I came across an incredible children’s book called, What Do You Do With A Problem. I found it to be one of the best explanations of the existential approach to problems in life. The story touches on some existential themes such as anxiety, depression, isolation, freedom, and responsibility.
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In the paper, The Economics of Szasz: Preferences, Constraints, and Mental Illness, Bryan Caplan summarizes Thomas Szasz’s views on mental illness and translates them into the language of economics. Caplan is an economist with a wide variety of interests. He is an interesting writer, thinker, and regularly provokes conversation on Twitter and his blog. Caplan won the Thomas Szasz Award in 2005 for the above-mentioned article. Caplan mentions on his blog that having a conversation with Szasz was a “highlight of my intellectual life“.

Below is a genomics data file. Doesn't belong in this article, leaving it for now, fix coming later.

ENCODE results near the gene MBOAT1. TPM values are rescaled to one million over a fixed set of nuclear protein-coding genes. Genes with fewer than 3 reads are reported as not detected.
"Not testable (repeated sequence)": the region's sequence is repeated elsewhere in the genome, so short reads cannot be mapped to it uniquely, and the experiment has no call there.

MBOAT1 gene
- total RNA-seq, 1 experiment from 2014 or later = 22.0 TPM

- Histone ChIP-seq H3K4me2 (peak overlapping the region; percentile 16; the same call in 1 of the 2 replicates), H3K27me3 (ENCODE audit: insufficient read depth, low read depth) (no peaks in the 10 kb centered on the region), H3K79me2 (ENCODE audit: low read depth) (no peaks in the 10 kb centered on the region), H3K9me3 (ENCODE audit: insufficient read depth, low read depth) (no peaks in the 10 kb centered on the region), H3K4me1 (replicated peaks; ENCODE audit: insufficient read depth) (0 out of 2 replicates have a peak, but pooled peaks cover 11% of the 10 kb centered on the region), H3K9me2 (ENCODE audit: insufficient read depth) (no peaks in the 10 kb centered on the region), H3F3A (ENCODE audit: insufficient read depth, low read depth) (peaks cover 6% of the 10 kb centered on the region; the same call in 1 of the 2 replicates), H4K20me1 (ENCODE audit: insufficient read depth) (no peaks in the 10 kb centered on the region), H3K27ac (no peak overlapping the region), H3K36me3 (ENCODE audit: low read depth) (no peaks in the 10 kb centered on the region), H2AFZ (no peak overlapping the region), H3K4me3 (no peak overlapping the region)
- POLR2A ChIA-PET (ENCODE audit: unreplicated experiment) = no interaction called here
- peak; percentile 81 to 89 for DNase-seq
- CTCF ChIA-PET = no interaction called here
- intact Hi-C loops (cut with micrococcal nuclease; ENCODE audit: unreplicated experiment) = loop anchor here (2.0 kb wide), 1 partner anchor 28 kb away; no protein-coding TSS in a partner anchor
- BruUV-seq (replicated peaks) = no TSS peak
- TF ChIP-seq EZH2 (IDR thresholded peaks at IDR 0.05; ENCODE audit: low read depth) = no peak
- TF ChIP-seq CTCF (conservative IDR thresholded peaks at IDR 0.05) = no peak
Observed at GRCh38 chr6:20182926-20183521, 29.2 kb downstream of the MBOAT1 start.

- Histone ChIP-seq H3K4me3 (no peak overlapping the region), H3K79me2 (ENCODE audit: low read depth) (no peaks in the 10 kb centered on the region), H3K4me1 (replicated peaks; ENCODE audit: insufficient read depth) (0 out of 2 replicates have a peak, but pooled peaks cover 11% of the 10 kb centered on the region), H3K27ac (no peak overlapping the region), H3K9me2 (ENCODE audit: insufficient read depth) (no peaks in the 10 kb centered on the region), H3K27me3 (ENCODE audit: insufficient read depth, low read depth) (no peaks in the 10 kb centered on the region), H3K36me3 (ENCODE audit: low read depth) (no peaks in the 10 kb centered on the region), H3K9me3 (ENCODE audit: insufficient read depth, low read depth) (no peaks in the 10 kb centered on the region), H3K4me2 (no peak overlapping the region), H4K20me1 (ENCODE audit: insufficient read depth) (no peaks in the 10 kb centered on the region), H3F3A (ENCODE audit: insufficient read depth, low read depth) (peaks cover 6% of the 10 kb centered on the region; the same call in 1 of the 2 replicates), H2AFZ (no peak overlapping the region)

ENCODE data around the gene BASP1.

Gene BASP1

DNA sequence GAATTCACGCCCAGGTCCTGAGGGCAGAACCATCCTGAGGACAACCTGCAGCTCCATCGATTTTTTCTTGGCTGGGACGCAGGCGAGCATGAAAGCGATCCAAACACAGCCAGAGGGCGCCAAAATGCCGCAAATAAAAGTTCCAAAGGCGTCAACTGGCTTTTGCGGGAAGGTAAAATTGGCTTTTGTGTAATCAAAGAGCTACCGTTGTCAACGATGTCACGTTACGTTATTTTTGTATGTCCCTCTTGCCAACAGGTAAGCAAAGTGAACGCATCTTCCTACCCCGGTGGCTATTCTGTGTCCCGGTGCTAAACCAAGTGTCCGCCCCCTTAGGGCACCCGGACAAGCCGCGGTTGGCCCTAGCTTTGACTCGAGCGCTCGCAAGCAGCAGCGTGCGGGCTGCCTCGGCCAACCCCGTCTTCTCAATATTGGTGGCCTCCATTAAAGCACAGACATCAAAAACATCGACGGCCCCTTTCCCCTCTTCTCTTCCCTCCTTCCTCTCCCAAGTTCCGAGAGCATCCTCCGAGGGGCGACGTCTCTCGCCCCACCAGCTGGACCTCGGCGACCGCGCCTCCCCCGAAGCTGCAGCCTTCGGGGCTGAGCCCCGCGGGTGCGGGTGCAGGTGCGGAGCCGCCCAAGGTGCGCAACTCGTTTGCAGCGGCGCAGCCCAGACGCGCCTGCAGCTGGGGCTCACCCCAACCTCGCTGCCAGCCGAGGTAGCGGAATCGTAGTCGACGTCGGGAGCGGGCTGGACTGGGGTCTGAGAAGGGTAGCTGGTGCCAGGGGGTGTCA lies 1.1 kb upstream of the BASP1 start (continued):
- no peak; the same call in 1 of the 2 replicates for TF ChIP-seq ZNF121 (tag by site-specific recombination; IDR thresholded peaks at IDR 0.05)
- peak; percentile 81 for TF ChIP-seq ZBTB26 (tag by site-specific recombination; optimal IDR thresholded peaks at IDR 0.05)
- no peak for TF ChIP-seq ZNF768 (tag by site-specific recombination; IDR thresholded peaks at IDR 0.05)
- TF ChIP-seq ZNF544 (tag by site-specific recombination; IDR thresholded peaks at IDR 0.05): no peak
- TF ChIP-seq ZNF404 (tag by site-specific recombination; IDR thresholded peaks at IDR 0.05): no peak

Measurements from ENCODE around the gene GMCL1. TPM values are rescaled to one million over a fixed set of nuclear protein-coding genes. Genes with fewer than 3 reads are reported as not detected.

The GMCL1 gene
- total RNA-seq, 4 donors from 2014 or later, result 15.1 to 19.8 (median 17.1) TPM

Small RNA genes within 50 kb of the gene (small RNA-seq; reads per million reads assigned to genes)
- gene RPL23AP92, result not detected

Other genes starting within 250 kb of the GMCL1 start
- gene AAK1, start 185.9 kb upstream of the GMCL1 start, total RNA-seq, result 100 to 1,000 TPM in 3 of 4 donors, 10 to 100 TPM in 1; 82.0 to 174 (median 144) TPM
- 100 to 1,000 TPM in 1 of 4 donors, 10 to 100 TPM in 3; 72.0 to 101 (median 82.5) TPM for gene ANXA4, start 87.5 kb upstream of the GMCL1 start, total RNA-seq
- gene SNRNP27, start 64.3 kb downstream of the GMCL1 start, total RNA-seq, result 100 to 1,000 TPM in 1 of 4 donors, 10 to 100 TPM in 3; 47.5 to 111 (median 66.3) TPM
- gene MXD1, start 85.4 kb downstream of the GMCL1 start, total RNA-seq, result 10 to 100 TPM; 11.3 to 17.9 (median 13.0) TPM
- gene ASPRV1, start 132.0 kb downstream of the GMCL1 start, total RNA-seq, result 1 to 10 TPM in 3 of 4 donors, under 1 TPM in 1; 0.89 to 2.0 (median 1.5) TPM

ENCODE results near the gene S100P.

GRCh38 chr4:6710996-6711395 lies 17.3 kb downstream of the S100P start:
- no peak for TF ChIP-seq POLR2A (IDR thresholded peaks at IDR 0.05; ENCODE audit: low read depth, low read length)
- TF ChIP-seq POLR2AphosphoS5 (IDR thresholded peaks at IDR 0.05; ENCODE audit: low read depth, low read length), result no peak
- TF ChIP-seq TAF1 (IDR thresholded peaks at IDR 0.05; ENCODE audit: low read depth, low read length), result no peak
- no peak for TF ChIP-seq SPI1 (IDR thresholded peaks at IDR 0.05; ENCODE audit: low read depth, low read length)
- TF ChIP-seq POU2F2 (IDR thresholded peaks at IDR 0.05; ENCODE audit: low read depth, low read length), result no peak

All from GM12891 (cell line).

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I found the interview below with George Mecouch and Will Hall of Madness Radio very interesting. The author George Mecouch emphasizes the spiritual aspect of human nature, something that the biological-reductive approach does not accept. Mecouch’s new book, While Psychiatry Slept: Reawakening Imagination in Therapy, emphasizes that humans are storytelling, meaning making animals. Mecouch uses a Jungian perspective to help those struggling with psychosis.
The book, Existential Therapy: Distinctive Features by Emmy van Deurzen is a good reminder to view each person as a free individual, responsible for their life. But, on another level, the is a book about how to push a particular set of belief on another person.
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The book Heresies by Thomas Szasz delivers insights into the human condition. Szasz’s insightful observations of human psychology never cease to inform.
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